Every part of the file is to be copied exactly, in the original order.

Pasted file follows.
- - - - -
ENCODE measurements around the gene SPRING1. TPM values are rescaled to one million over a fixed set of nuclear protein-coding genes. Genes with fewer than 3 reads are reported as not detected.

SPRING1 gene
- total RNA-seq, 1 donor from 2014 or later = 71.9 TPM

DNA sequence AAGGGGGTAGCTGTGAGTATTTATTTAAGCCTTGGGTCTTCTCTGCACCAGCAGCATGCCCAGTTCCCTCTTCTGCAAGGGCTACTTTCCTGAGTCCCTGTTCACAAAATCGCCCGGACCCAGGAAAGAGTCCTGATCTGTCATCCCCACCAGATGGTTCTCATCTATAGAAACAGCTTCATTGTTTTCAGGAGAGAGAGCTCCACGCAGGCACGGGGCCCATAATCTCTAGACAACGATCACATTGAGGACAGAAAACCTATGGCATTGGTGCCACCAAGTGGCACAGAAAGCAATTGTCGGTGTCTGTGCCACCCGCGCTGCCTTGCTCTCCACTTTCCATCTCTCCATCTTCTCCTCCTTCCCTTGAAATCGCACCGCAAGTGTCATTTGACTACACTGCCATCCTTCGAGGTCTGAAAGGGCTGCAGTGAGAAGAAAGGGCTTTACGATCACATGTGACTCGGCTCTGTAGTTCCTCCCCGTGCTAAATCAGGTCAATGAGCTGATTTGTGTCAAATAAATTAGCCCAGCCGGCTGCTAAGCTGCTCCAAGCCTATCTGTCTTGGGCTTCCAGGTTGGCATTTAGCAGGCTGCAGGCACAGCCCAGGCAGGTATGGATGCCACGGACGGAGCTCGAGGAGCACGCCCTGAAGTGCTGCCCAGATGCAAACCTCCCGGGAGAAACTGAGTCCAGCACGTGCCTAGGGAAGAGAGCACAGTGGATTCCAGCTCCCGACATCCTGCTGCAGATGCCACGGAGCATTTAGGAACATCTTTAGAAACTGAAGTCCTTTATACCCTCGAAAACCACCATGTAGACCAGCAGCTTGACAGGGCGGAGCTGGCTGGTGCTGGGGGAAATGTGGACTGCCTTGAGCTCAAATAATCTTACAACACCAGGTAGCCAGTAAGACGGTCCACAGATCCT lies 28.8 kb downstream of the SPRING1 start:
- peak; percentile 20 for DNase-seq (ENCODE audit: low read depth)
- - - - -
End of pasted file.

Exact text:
ENCODE measurements around the gene SPRING1. TPM values are rescaled to one million over a fixed set of nuclear protein-coding genes. Genes with fewer than 3 reads are reported as not detected.

SPRING1 gene
- total RNA-seq, 1 donor from 2014 or later = 71.9 TPM

DNA sequence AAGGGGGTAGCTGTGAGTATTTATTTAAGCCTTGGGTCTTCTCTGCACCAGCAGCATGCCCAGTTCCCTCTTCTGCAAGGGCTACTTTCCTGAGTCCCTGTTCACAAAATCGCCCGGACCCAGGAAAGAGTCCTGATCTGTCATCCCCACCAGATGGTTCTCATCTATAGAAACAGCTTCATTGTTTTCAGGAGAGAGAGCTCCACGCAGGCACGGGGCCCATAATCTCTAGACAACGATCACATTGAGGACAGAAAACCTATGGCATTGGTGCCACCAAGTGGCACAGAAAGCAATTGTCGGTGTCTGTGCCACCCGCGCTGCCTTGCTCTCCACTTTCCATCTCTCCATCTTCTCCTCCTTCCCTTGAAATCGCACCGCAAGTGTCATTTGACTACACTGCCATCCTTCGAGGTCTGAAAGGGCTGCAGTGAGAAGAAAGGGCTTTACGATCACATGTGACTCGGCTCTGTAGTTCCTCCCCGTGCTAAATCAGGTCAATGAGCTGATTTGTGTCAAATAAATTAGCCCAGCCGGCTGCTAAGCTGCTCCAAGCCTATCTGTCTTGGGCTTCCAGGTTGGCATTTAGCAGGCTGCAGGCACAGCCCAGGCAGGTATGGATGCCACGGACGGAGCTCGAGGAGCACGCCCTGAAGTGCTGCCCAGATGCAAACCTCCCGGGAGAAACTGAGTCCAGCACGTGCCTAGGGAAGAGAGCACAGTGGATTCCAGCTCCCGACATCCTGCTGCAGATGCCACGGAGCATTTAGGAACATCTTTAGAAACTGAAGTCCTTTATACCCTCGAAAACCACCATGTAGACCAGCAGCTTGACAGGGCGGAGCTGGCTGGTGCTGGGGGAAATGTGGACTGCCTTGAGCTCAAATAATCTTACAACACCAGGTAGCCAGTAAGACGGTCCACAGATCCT lies 28.8 kb downstream of the SPRING1 start:
- peak; percentile 20 for DNase-seq (ENCODE audit: low read depth)